Just before Christmas, President Trump signed into law the highly controversial tax bill touted by Republicans as a win for the middle class and criticized by Democrats as an overzealous gift to large corporations and the very wealthy. Of the various provisions, perhaps the most contentious is one limiting the state and local tax (SALT) deduction to a maximum of $10,000. As reported by Politico, this could amount to losses as high as $24,900 for residents in New York City and $17,000 for people living in Marin County, California. In general, the tightening of the SALT deduction could be a blow to urban areas throughout the country, namely those in the Northeast and California.
Prior to the law’s passing, the SALT deduction – which was first introduced in the early 20th century – has proven to be an unofficial subsidy for states and localities, who rely on the deduction to maintain funding levels for schools, streets and other public necessities. Additionally, the deduction prevents US residents from being taxed twice on income. Here’s how it works: a taxpayer who decides to itemize their taxes (that’s about a third of the tax-paying population) can deduct income taxes or sales taxes in addition to property taxes. Most residents deduct income taxes (as opposed to sales taxes), as this amounts to a higher deduction.
Without the deduction, public schools throughout the country stand to lose funding that is barely existent to begin with. Urban public schools already suffer, having very little funding to provide a quality education to students from mostly low-income households. Losing the deduction could put pressure on states and localities to reduce the funding going toward these schools.
This is partially due to the regressive tax structure used in the US to fund schools. While areas with higher property taxes tend to have better-funded schools, low-income districts (with equally low property taxes) have poorer funding. This is the case despite efforts to offset this disparity with local, state and federal subsidies. With the SALT deduction, this disparity can only worsen.
Moreover, the tax bill promises to substantially reduce the amount of resources available to schools in low-income areas. So-called qualified zone academy bonds (QZABs) have been stricken from the tax code, meaning schools no longer have access to low interest bonds, often used to finance rebuilding projects and renovations.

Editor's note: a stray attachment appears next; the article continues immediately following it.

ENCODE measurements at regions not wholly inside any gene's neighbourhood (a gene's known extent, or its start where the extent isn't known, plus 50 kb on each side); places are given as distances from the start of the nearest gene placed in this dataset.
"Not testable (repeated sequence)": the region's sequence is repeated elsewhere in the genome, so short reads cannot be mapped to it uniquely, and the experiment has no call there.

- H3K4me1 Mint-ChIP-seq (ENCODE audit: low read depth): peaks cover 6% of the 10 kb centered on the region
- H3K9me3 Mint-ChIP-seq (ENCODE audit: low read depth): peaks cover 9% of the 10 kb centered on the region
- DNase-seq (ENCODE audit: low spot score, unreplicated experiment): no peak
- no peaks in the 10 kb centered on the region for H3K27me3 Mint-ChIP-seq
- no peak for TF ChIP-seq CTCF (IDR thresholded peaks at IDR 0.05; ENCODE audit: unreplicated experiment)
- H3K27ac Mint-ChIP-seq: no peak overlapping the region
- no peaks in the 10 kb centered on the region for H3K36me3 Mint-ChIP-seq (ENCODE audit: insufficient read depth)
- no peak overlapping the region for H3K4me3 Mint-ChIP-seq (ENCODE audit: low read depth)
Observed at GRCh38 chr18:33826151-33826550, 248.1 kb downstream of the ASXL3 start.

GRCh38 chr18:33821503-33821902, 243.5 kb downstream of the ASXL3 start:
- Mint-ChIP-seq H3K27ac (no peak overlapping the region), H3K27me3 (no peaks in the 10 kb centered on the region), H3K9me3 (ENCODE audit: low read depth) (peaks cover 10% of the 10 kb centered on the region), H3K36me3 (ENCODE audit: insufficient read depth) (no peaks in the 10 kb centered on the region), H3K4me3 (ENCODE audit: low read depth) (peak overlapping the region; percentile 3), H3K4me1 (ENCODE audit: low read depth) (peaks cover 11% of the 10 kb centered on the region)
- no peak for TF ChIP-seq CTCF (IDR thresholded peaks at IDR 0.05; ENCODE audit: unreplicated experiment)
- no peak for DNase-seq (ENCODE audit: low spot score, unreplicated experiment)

And because property tax deductions are now severely limited, there is less incentive for people to buy homes. According to a report circulated by Trulia and reported on by Business Insider, homeowners living in major cities throughout the country would lose out on substantial tax deductions. For instance, one in five homeowners in the New York City region – that includes Long Island – have property taxes exceeding the $10,000 limit. Tax liabilities would increase significantly all along the California coastline. In San Francisco, for example, 96.2 percent of homes could face major tax liabilities thanks to the SALT deduction. And since, according to the Government Finance Officers Association, over 60 percent of the deductions from taxpayers making less than $50,000 annually are property taxes, this is a problem for the middle class.
It should be noted that the SALT deduction is, by virtue of being a deduction, a regressive tax policy. According to a report by the Joint Committee on Taxation, in 2014, the benefits from the SALT deduction went primarily toward those making above $100,000. That being said, the Republican decision to cap the deduction could do more harm than good. As mentioned above, states and cities depend on the cushion provided by the SALT deduction to set funding levels for certain public programs, namely schools. Without this indirect subsidy, cities may have to reduce funding for infrastructure, as they can hardly ask wealthy individuals for even more money.
What’s more, as pointed out by the Center on Budget and Policy Priorities, even though the SALT deduction is in and of itself a regressive policy, cutting it amounts to an even more regressive policy because the revenue produced by the repeal will ultimately go toward marginal income tax-rate reductions. And marginal income tax-rate reductions, under the new plan, will benefit wealthy citizens even more than the SALT deduction.
A Way Out?
As it turns out, there may be a way forward. According to Daniel Hemel, of the University of Chicago, under the SALT repeal, business owners can still deduct state and local payroll taxes. This means states can shift income taxes to employers. Employers, meanwhile, can lower their employees’ pay accordingly. So instead of paying an employee $100 and taxing them $5, employers can pay $5 worth of payroll taxes and pay the employee $95 in wages (without the income tax). In this scenario, according to Hemel, “Everyone is just as happy as before — except that partial repeal of SALT has raised zero for the federal government.”
We’ll see if Hemel’s proposal takes hold. For now, we have one more year before we have to pay taxes under the new regime. Until then, there’s much to think about.